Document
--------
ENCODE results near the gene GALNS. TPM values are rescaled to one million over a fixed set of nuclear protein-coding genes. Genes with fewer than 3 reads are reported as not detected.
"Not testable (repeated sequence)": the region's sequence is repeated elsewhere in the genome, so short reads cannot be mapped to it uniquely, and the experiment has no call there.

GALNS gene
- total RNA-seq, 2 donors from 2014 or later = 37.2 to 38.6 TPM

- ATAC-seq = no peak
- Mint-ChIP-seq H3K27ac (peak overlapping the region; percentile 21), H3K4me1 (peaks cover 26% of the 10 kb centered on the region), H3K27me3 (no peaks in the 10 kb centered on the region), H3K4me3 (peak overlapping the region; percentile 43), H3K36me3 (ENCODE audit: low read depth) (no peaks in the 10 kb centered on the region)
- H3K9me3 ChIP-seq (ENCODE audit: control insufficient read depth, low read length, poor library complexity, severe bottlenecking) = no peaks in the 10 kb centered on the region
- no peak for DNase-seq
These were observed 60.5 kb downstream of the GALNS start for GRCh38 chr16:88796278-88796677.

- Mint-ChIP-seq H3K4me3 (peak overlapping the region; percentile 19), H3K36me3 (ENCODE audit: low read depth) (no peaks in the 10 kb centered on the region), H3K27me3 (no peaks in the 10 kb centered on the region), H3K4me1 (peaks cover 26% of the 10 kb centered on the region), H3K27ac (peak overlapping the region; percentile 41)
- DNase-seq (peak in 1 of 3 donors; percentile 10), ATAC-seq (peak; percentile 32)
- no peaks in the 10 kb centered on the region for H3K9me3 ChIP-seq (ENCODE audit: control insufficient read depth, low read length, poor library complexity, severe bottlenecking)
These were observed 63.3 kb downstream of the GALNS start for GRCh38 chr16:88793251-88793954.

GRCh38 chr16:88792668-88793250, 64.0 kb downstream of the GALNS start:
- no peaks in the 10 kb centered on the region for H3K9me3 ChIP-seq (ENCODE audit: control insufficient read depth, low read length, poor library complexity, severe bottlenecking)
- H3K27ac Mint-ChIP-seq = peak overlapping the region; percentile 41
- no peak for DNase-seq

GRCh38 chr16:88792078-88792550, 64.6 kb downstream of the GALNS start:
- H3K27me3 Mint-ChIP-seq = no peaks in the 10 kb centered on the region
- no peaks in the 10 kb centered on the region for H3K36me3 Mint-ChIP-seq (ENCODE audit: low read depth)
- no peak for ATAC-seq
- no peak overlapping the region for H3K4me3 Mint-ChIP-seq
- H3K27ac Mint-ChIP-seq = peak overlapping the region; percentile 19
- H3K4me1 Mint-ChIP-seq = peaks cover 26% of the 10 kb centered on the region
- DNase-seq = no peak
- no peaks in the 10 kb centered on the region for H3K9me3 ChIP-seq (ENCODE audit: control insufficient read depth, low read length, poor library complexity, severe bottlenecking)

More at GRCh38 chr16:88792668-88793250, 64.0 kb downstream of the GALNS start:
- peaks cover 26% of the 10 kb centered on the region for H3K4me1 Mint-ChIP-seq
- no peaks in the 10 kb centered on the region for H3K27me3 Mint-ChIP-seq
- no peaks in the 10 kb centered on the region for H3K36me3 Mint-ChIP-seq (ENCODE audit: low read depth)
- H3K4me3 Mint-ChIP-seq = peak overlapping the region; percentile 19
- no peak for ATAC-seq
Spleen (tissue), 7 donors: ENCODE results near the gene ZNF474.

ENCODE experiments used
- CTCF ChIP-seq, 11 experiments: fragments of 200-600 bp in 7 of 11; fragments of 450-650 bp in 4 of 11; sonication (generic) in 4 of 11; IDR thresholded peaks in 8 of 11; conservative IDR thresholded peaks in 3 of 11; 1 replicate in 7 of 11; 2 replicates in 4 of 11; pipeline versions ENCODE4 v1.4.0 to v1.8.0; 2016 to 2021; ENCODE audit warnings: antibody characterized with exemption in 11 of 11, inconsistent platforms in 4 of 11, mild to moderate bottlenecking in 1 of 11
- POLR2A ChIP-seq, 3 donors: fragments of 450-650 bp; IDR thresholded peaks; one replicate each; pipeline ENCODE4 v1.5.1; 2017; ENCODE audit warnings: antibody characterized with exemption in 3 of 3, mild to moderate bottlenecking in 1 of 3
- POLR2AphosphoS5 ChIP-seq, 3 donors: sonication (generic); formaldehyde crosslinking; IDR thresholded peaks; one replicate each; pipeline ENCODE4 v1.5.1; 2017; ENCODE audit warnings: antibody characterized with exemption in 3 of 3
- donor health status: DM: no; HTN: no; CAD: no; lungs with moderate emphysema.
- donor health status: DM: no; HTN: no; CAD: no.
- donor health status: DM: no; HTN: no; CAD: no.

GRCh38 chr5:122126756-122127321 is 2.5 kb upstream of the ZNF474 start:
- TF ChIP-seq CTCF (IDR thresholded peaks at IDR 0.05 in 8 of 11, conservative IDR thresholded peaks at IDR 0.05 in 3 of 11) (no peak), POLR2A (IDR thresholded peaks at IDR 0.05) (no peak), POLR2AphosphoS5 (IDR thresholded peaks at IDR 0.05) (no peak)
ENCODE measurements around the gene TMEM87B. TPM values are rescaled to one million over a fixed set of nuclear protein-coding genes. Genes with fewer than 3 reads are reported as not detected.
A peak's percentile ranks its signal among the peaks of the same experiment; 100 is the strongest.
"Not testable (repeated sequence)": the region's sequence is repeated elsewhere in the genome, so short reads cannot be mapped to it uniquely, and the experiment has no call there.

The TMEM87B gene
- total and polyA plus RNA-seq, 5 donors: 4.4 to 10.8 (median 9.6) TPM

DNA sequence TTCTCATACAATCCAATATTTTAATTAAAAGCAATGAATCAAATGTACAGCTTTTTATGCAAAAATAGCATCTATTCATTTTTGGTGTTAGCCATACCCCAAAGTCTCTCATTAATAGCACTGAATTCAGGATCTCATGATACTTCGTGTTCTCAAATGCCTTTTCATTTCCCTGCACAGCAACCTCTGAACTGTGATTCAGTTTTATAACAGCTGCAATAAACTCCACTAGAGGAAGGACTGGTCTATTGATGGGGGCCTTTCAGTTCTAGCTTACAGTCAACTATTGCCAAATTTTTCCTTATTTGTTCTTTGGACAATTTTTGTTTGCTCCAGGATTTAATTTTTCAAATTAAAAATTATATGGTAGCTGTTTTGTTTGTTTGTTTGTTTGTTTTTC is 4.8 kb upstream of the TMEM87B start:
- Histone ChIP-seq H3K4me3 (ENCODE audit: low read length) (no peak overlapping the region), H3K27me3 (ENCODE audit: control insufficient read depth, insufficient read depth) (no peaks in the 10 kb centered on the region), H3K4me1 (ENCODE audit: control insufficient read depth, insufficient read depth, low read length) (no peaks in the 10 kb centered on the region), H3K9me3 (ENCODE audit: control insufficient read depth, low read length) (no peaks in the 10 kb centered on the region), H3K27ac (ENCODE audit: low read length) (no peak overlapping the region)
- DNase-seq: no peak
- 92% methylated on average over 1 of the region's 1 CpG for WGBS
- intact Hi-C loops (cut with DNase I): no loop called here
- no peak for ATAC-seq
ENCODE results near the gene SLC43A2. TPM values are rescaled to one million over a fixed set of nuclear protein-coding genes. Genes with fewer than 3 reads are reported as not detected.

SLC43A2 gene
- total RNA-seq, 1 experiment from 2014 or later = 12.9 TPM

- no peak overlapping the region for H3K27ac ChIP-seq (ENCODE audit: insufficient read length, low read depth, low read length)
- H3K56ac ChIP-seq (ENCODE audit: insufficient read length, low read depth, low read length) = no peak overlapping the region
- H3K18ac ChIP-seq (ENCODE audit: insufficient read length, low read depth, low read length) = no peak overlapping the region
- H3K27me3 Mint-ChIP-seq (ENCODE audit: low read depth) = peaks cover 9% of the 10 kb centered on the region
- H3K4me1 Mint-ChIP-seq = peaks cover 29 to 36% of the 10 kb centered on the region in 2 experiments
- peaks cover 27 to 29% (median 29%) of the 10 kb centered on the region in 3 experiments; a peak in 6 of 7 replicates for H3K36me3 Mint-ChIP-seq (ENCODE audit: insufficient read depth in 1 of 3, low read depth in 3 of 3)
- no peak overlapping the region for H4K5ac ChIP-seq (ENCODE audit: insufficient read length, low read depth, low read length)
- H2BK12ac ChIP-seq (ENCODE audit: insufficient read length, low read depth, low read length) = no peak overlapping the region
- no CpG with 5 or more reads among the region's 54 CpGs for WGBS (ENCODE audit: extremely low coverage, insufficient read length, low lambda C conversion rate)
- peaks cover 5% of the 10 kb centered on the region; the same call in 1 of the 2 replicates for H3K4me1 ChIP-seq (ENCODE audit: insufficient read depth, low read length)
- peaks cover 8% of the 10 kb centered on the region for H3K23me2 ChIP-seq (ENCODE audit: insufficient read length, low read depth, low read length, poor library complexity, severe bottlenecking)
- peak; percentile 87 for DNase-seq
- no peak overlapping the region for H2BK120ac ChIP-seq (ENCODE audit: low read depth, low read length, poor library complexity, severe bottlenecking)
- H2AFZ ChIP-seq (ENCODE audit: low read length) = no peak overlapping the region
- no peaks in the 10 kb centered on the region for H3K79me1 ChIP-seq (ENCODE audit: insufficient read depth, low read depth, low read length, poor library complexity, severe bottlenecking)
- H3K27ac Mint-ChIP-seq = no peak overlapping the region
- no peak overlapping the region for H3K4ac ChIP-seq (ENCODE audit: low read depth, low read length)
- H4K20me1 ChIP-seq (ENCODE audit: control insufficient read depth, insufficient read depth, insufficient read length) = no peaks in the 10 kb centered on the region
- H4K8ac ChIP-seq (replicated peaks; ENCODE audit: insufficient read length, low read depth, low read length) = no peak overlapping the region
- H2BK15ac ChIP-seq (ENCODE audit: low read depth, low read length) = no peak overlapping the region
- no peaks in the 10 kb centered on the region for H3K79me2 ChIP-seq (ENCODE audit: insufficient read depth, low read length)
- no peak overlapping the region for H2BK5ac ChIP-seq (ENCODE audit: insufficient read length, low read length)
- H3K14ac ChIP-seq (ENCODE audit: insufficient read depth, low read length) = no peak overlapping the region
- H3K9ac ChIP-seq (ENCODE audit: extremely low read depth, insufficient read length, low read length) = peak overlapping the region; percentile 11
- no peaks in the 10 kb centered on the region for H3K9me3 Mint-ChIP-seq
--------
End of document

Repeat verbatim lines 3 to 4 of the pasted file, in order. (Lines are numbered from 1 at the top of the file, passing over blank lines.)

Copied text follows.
GALNS gene
- total RNA-seq, 2 donors from 2014 or later = 37.2 to 38.6 TPM